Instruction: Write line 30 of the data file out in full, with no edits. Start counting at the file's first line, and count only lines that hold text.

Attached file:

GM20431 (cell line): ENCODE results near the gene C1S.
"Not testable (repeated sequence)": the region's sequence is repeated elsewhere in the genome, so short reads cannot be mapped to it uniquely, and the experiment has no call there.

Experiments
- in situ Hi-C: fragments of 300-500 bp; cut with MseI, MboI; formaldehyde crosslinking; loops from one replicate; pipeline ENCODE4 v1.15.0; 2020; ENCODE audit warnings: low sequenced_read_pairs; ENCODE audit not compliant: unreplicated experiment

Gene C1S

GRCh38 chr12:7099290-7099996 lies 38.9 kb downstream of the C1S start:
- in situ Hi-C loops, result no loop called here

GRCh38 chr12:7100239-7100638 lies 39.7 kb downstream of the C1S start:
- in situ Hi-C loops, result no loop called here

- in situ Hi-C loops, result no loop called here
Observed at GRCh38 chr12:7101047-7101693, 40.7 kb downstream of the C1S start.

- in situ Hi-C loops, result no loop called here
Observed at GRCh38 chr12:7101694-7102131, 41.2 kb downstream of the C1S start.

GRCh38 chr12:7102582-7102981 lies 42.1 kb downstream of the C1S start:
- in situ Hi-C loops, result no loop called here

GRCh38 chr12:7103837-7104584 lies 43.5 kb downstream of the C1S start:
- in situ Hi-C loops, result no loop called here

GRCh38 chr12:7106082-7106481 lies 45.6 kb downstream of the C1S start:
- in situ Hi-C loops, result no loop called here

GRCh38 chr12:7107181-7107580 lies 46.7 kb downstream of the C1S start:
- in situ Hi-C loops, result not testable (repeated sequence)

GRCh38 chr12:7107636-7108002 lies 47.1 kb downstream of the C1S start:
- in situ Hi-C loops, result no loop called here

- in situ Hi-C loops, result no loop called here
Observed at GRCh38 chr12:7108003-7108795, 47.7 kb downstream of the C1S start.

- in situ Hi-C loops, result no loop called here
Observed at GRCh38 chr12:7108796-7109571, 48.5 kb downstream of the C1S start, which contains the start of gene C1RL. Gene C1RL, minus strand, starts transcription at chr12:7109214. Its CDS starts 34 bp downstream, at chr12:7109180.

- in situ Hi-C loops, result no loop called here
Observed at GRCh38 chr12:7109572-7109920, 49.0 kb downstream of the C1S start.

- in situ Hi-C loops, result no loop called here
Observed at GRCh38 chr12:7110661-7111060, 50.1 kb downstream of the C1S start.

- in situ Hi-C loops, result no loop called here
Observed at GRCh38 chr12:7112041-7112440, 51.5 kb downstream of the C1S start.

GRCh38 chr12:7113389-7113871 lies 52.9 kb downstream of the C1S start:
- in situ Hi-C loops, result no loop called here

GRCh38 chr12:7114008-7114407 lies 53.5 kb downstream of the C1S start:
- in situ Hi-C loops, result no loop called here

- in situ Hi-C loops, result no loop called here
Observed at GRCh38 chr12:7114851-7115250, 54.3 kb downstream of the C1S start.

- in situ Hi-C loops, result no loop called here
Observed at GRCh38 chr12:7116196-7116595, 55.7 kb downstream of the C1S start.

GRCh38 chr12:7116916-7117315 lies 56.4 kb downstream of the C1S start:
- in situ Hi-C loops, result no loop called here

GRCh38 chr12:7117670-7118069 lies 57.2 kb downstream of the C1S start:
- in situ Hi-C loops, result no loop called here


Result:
- in situ Hi-C loops, result no loop called here